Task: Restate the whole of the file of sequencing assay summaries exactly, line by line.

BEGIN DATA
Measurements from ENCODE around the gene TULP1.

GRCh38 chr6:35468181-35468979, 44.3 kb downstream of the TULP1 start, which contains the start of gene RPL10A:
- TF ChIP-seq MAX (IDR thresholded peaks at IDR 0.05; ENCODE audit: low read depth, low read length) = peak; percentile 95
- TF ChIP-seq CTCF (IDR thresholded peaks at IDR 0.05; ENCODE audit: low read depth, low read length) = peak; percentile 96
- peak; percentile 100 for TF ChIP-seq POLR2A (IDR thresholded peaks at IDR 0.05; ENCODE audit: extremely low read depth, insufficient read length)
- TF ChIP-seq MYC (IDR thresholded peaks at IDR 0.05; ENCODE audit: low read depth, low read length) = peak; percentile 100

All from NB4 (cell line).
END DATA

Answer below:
Measurements from ENCODE around the gene TULP1.

GRCh38 chr6:35468181-35468979, 44.3 kb downstream of the TULP1 start, which contains the start of gene RPL10A:
- TF ChIP-seq MAX (IDR thresholded peaks at IDR 0.05; ENCODE audit: low read depth, low read length) = peak; percentile 95
- TF ChIP-seq CTCF (IDR thresholded peaks at IDR 0.05; ENCODE audit: low read depth, low read length) = peak; percentile 96
- peak; percentile 100 for TF ChIP-seq POLR2A (IDR thresholded peaks at IDR 0.05; ENCODE audit: extremely low read depth, insufficient read length)
- TF ChIP-seq MYC (IDR thresholded peaks at IDR 0.05; ENCODE audit: low read depth, low read length) = peak; percentile 100

All from NB4 (cell line).